“Just take everything off of the floor. It won’t be so bad.”
When natural disasters strike, you watch them on the news from the comfort of your own home. You feel sympathetic towards the victims, you think hard about how you can help aid in the relief. But you never think it will happen to you. You sit on your couch, under your blanket with your hot chocolate, and think, “It’ll never happen to me.”
The sky was slate gray, the clouds slithering swiftly across the sky as I put the last box of my belongings into my car and shut the door. Tom and I spent the day pulling out drawers, trudging upstairs with chests and mattresses, stacking our belongings haphazardly on top of one another so that nothing valuable touched the cracking, tile floor. The couch sits on the coffee table. The TV stand is elevated four feet above the ground on kitchen stools. By the looks of things, you’d think we were moving out. Or that someone had robbed us. In reality, we’re just trying to salvage anything we can before our home of less than one year becomes damaged by tidal hurricane surges.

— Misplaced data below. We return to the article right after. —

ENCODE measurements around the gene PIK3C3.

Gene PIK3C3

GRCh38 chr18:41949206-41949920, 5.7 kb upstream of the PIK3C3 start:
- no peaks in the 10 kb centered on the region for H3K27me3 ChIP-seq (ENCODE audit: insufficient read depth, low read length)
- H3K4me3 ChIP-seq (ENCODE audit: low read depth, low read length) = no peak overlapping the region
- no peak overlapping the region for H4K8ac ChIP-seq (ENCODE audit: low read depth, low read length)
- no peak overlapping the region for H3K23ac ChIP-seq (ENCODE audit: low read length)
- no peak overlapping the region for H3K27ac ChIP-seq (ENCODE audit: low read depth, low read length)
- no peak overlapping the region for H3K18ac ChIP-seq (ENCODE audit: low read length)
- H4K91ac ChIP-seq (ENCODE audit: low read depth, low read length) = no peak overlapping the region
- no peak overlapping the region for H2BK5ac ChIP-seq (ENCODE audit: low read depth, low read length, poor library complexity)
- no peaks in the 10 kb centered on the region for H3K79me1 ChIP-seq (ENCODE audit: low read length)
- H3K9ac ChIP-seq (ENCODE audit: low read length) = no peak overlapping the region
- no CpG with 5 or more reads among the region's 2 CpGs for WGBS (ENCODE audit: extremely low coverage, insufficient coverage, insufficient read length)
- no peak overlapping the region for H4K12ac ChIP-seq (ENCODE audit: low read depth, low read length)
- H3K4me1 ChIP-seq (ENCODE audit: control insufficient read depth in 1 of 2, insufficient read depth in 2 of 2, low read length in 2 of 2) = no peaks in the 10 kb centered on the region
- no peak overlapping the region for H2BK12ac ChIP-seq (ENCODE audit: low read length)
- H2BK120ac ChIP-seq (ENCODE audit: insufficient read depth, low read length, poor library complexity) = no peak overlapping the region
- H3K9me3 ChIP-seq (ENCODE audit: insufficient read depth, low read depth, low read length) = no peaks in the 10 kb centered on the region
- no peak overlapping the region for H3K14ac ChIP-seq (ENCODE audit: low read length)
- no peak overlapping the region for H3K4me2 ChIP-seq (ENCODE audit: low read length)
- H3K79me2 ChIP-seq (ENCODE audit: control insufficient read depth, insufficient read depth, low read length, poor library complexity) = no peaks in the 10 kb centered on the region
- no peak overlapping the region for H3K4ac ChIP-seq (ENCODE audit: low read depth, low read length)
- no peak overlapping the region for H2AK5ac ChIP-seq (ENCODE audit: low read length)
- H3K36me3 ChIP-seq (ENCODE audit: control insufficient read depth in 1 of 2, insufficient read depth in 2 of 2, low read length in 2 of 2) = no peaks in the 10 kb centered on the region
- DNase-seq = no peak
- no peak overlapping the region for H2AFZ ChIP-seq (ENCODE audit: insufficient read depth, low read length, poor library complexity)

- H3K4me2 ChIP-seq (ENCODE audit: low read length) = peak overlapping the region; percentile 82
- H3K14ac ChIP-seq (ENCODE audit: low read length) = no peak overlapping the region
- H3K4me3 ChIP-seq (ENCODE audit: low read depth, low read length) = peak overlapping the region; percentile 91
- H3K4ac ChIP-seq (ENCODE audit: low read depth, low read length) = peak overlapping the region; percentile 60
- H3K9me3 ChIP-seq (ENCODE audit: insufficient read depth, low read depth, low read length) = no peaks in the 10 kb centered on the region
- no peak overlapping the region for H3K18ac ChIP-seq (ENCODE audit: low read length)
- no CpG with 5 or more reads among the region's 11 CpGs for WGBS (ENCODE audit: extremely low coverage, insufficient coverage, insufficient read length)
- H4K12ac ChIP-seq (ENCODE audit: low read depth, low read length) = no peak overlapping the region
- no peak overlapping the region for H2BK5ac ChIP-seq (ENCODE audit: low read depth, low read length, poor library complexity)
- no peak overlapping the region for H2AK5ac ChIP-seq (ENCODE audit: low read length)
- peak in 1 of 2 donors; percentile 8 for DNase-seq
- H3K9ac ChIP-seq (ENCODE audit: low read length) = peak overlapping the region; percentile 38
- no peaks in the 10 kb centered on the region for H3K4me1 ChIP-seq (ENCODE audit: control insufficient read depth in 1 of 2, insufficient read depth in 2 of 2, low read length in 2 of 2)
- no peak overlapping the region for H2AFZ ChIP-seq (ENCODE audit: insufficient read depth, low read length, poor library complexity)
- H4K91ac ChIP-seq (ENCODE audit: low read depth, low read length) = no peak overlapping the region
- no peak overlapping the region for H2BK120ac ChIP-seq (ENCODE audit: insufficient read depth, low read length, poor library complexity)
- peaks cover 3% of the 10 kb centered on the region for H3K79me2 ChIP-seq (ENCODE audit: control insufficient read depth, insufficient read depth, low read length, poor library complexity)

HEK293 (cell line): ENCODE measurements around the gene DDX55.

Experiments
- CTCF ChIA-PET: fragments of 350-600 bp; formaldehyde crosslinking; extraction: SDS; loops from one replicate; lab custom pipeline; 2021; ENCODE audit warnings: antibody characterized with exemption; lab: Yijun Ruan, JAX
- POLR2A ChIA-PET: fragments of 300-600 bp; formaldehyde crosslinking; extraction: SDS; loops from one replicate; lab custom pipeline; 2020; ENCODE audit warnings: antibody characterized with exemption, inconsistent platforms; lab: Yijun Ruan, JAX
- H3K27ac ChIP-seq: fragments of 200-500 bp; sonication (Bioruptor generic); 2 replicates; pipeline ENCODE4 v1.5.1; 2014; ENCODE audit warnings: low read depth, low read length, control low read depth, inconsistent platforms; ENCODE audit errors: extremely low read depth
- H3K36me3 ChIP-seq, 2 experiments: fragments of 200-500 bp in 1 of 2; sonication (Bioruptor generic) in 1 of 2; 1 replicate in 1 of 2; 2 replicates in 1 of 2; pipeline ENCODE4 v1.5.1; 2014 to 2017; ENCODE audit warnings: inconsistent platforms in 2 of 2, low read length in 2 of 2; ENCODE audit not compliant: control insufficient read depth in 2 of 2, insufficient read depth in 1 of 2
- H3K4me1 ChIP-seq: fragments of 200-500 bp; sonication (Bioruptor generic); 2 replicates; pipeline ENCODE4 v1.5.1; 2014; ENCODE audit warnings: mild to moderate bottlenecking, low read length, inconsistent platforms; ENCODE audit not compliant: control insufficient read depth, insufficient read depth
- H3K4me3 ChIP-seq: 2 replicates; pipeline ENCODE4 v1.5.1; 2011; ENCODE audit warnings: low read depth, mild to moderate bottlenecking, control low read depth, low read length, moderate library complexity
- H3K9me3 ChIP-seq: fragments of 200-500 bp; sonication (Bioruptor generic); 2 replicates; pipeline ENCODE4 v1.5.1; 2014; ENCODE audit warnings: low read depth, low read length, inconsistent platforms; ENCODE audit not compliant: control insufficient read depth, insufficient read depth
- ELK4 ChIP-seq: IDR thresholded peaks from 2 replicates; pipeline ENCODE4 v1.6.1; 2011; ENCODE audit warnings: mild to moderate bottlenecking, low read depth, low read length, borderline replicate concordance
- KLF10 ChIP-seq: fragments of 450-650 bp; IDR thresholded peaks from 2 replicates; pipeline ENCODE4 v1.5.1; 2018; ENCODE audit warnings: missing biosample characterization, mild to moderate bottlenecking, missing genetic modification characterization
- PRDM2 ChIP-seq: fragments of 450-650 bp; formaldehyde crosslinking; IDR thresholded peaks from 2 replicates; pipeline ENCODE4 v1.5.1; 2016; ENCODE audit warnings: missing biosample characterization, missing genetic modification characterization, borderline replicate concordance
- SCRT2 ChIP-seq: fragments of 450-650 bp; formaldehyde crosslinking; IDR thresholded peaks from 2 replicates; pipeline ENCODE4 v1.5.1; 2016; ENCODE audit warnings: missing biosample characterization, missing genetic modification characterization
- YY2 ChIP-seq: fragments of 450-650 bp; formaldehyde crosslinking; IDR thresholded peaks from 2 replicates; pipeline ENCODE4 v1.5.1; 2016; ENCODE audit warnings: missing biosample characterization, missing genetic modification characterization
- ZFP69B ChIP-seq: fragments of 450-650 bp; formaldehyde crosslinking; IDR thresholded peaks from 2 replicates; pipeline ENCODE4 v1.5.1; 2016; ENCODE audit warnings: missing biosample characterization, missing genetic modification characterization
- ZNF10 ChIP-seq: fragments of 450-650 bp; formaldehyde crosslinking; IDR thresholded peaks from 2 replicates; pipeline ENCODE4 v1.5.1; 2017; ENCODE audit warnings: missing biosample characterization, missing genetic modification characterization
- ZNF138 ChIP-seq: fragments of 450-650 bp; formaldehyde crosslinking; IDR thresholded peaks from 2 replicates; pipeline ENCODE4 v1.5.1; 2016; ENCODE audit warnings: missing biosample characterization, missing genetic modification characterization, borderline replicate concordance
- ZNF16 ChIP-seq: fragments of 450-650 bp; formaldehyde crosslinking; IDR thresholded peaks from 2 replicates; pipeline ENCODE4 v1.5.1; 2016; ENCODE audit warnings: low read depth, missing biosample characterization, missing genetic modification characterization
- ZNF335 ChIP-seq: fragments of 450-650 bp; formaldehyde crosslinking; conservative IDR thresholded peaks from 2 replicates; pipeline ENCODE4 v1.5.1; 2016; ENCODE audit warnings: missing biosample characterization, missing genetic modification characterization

364 days out of the year, Freeport, Long Island is a dream come true. We live ten minutes from the beach. The Nautical Mile provides delicious fresh-caught seafood and convenient nightlife comparable to New York City’s outrageous clubs. I live ten minutes away from my job. I work ten minutes away from my graduate school. And when I’m not working, I’m relaxing on the beautiful deck hand-built by my landlord, an ambitious young man of 26, who worked tirelessly to renovate this once-decrepit foreclosure into a tropical oasis by the sea.
But it only takes one day to destroy everything.
Taking my things off the floor was the only advice my landlord could honestly provide. When flooding is involved, damages are inevitable. We’re expecting almost ten feet of coastal flooding to infiltrate our ground-floor apartment residing next to one of Freeport’s many canals. Our apartment will hold some water – it happened during Hurricane Irene – but we don’t know the severity of it all. We won’t know for a few days and even then, will we be mentally and emotionally ready?
In the end, I know I will have it better than others. I’ll lose very little, and I have people who love me and will help us regain footing during this disaster. We may join the ranks of those ravaged by tornadoes, earthquakes and hurricanes from the past. Maybe not comparable to Katrina, or the devastating tsunamis in Asia, but it will still be a large loss for many.
In the end, I have to keep remembering that it’s only things, that they can be replaced, and that this is a learning process. I firmly believe things happen for a reason. Whatever comes from this, will change me.
I think it’s time I had a change.